Gap View Board: Explore alternatives to coal tar and delay Aug 6 pavement project

This petition made change with 67 supporters!

I am concerned about the documented health risks associated with using Paverx in our neighborhood. Tell the board to delay this project until there is more discussion about the risks and alternatives.


Gap View Village residents received a letter Friday, July 27 informing us that our board will begin treating our roads with a product called Paverx, a coal tar based sealant, starting Monday, August, 6.

Coal tar sealants contain a toxic group of chemicals known as PAHs (Polycyclic Aromatic Hydrocarbons). PAHs have been classified as carcinogenic, mutagenic, and reprotoxic by:

  • The U.S. Department of Health and Human Services (HHS)
  • The International Agency for Cancer Research (IACR)
  • The Center for Disease Control (CDC, Agency for Toxic Substances and Disease Registry). 

The American Medical Association since 2016, urges legislation banning coal tar sealants.

Coal tar sealants are outright banned in Minnesota, Connecticut, and Washington.

Coal tar sealants have been banned or restricted locally in Washington DC, Wisconsin, Massachusetts, Maryland, Texas, Illinois, New York, Michigan, South Carolina, North Carolina, Kansas, California, and Missouri.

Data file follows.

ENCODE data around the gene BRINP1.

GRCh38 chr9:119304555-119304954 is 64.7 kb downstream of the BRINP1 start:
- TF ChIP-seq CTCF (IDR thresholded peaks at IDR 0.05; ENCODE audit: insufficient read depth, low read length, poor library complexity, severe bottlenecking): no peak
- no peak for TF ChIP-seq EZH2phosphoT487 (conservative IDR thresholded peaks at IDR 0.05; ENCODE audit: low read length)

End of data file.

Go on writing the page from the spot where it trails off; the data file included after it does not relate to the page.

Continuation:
Major retail outlets that have banned coal tar sealants since 2011 include Home Depot, Lowe’s, and Ace Hardware.

The links listed below are from peer-reviewed scientific journals and publications by government agencies.

Polycyclic Aromatic Hydrocarbons (PAHs)

U.S. Department of Health and Human Services PAH Fact Sheet (PDF) 

2018 National Toxicology Program Report on Carcinogens - PAHs (PDF)

Serious Health Risks

This isn’t just something that is applied outdoors and remains outside. Studies show the carcinogenic dust continues to enter your homes for up to 8 years and your family and pets will be consuming and breathing this. Children are at especially high risk.


There are at least 17 alternate asphalt based sealants that contain no or low amounts of PAHs. Coal tar sealants contain 50,000–70,000 PAHs. The common regulatory limit is 1,000 PAHs.

With multiple alternatives and the information available about the risks associated with coal tar sealants and PAHs, there is absolutely no reason why we should be applying something in our neighborhood that our children will walk and play on, our pets will walk on, and will be tracked into our homes and be consumed on a daily basis for years to come.

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